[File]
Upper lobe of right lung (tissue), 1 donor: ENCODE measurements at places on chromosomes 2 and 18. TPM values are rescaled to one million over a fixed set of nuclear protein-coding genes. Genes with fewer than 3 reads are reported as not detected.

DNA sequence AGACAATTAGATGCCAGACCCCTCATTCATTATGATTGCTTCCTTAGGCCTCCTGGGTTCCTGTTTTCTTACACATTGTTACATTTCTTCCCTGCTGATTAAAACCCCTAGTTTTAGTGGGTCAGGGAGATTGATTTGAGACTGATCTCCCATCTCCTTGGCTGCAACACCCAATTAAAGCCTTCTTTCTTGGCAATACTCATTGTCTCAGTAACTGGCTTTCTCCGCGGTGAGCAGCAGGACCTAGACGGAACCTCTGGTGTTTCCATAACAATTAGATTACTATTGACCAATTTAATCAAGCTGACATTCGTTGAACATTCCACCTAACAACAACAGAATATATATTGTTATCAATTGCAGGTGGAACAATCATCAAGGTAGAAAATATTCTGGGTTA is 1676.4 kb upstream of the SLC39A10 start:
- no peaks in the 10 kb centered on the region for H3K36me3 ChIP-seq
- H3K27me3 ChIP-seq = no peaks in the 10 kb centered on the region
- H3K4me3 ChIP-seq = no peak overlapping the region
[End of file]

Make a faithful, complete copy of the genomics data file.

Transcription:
Upper lobe of right lung (tissue), 1 donor: ENCODE measurements at places on chromosomes 2 and 18. TPM values are rescaled to one million over a fixed set of nuclear protein-coding genes. Genes with fewer than 3 reads are reported as not detected.

DNA sequence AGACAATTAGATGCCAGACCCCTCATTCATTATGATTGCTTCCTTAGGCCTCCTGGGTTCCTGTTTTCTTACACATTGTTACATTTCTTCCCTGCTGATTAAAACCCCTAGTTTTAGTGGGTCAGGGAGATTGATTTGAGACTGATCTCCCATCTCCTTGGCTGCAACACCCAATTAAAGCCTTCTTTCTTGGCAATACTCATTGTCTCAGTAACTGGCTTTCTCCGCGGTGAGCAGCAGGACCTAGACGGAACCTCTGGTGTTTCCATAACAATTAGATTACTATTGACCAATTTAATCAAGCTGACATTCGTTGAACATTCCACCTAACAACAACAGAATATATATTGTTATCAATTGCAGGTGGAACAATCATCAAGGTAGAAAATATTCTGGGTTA is 1676.4 kb upstream of the SLC39A10 start:
- no peaks in the 10 kb centered on the region for H3K36me3 ChIP-seq
- H3K27me3 ChIP-seq = no peaks in the 10 kb centered on the region
- H3K4me3 ChIP-seq = no peak overlapping the region